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Policy decisions are based on evidence that demonstrates the effectiveness of interventions; however, the quantity and type of evidence that is needed to demonstrate the effectiveness of an intervention is not universally agreed upon. The aim of this study was to collaborate with researchers who have not been involved directly in Family Wellbeing interventions to lead a review of characteristics of the Family Wellbeing intervention evaluation output to date, and to assess for evidence of the FWB intervention's impact on participants and their communities. The study found that where it is not appropriate or viable to conduct research, such as randomised control trials, alternative ways of providing evidence to demonstrate the effectiveness of an intervention is vital. This review suggests that Family Wellbeing interventions are having a positive impact and promoting change in the lives of participants, their families and their communities. Hence, for complex interventions, such as those with Indigenous populations, evidence should demonstrate effectiveness against prescribed outcomes, as well as critical aspects behind how and why a complex intervention was successful.
This article was published in the following journal.
Name: Evaluation and program planning
The most common barriers to evidence-based nursing (EBN) are related to nurse leadership and to organizational characteristics. Scientific evidence is needed regarding interventions that support nurse...
This editorial provides an overview of the six papers included in this special supplement on health leadership in Africa. Together the papers provide evidence of leadership in public hospital settings...
The social impact of research has usually been analysed through the scientific outcomes produced under the auspices of the research. The growth of scholarly content in social media and the use of altm...
IntroductionThe impact of disasters and large-scale crises continues to increase around the world. To mitigate the potential disasters that confront humanity in the new millennium, an evidence-informe...
Gerontologists have long been interested in longitudinal qualitative research (LQR), yet ambiguity remains about best practices. The purpose of this review was to conduct a qualitative evidence synthe...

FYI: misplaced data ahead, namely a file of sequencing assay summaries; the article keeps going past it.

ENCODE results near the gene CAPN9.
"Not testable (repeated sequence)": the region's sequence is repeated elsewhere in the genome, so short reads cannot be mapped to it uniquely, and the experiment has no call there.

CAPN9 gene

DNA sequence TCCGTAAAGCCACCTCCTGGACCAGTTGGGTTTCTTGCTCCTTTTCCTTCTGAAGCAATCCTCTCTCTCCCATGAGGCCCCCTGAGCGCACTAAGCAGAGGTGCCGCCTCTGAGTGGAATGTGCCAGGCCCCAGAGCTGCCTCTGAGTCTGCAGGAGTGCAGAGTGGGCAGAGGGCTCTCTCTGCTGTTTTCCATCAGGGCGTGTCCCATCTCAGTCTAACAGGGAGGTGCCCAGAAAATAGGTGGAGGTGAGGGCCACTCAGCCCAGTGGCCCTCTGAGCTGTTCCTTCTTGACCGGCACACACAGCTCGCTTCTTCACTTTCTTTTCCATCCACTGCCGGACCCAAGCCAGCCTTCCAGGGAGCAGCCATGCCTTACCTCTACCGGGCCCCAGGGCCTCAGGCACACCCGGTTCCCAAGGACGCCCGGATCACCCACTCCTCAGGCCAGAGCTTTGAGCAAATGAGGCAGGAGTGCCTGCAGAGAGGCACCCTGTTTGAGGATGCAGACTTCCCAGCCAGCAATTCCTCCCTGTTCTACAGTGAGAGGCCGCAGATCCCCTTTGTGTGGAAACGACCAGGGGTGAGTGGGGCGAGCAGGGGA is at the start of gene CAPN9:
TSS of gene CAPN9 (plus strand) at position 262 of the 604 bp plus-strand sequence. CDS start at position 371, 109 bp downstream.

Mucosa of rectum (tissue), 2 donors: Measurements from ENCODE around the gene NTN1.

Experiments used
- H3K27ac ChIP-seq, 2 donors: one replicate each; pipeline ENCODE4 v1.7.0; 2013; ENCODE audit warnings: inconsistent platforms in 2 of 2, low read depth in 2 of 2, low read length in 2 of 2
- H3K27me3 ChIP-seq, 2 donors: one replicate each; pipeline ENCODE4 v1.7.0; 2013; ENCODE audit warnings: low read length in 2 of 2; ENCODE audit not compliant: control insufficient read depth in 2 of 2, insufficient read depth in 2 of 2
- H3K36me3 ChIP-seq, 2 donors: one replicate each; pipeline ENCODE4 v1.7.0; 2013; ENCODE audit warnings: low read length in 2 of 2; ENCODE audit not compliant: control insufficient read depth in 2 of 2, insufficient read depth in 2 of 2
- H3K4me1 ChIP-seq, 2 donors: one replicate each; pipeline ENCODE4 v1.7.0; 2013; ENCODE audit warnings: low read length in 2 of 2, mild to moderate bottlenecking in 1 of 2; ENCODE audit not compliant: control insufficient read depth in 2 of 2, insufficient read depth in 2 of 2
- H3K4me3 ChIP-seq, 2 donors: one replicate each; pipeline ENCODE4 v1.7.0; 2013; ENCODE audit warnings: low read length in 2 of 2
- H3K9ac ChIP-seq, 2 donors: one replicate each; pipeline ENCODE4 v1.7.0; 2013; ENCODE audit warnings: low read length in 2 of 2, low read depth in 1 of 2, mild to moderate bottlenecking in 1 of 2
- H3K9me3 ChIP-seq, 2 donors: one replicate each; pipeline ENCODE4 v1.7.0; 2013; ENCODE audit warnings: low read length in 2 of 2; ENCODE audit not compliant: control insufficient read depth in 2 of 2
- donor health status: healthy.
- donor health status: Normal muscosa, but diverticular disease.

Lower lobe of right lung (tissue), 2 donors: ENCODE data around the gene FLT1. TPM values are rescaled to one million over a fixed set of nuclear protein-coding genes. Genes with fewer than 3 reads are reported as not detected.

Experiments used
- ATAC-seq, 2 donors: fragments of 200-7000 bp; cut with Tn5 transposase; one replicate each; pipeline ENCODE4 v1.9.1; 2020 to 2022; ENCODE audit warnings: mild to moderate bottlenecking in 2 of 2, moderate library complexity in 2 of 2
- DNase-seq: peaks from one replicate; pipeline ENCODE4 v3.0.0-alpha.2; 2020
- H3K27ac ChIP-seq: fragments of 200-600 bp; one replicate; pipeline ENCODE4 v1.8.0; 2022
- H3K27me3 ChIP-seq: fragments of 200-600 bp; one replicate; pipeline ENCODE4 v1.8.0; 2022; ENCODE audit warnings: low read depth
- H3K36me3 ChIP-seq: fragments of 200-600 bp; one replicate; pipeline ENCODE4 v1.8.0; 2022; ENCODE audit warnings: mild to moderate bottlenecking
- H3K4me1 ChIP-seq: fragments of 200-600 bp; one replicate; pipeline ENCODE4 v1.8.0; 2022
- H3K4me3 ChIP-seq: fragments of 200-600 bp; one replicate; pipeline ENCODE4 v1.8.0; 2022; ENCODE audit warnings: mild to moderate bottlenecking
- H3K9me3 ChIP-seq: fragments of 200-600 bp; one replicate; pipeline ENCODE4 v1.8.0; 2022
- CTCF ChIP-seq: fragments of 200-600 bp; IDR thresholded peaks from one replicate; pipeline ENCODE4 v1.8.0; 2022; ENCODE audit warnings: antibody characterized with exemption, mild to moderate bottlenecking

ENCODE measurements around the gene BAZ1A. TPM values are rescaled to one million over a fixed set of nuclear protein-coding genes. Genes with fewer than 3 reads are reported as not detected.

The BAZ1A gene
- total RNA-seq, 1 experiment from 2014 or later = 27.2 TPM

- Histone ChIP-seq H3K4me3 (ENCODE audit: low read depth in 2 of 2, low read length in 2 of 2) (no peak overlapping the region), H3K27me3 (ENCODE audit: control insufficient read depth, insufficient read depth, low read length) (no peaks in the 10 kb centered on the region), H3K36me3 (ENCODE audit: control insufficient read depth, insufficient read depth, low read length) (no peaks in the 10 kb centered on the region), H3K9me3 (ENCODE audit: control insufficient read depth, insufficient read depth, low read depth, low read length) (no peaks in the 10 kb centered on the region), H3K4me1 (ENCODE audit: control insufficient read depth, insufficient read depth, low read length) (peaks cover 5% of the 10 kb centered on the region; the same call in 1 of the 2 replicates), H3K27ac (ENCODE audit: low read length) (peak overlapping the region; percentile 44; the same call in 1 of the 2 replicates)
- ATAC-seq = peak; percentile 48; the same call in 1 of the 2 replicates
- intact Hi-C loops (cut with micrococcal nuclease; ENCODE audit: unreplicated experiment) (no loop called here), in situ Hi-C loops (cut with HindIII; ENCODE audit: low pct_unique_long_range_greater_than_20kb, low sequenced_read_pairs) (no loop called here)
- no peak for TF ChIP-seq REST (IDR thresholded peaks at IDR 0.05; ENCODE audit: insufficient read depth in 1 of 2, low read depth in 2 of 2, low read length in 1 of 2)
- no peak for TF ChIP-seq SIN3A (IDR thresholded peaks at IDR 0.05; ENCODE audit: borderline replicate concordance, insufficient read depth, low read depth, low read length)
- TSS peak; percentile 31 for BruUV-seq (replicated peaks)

VICTORY AF is an IDE, prospective global, multi-center, single arm, controlled, unblinded, investigational clinical study. The purpose of this clinical study is to evaluate the risk of pr...
Numerous single-center studies have indicated gadolinium-enhanced stress CMR perfusion imaging has excellent diagnostic accuracy for coronary artery disease and negative clinical event rat...
There is increasing evidence that obesity is associated with increased urinary oxalate excretion, an important risk factor for calcium oxalate stone formation. By the administration of a c...
Following the evidence from the controlled clinical trial setting on the significant clinical benefits of apremilast in the treatment of active PsA, there is a scarcity of real-life eviden...
Fructose-containing sugars have been implicated in the epidemics of obesity, diabetes and related cardiometabolic disorders. This view is supported by lower quality evidence from ecologica...
A preconceived judgment made without adequate evidence and not easily alterable by presentation of contrary evidence.
A way of providing nursing care that is guided by the integration of the best available scientific knowledge with nursing expertise. This approach requires nurses to critically assess relevant scientific data or research evidence, and to implement high-quality interventions for their nursing practice.
An approach or process of practicing oral health care that requires the judicious integration of systematic assessments of clinical relevant scientific evidence, relating to the patient's oral and medical condition and history, with the dentist's clinical expertise and the patient's treatment needs and preferences. (from J Am Dent Assoc 134: 689, 2003)
An approach, process, or methodology which emphasizes credible evidence and the best available scientific knowledge, judiciously integrated to achieve the best possible outcomes in structural design. For example, the design of a new OUTPATIENT CLINIC might incorporate a review of published research on outpatient clinic design, decisions on similar past projects, along with interviews with staff and consumers.
An approach of practicing medicine with the goal to improve and evaluate patient care. It requires the judicious integration of best research evidence with the patient's values to make decisions about medical care. This method is to help physicians make proper diagnosis, devise best testing plan, choose best treatment and methods of disease prevention, as well as develop guidelines for large groups of patients with the same disease. (from JAMA 296 (9), 2006)
Collaborations in biotechnology
Commercial and academic collaborations are used throughout the biotechnology and pharmaceutical sector to enhance research and product development. Collaborations can take the form of research and evaluation agreements, licensing, partnerships etc. ...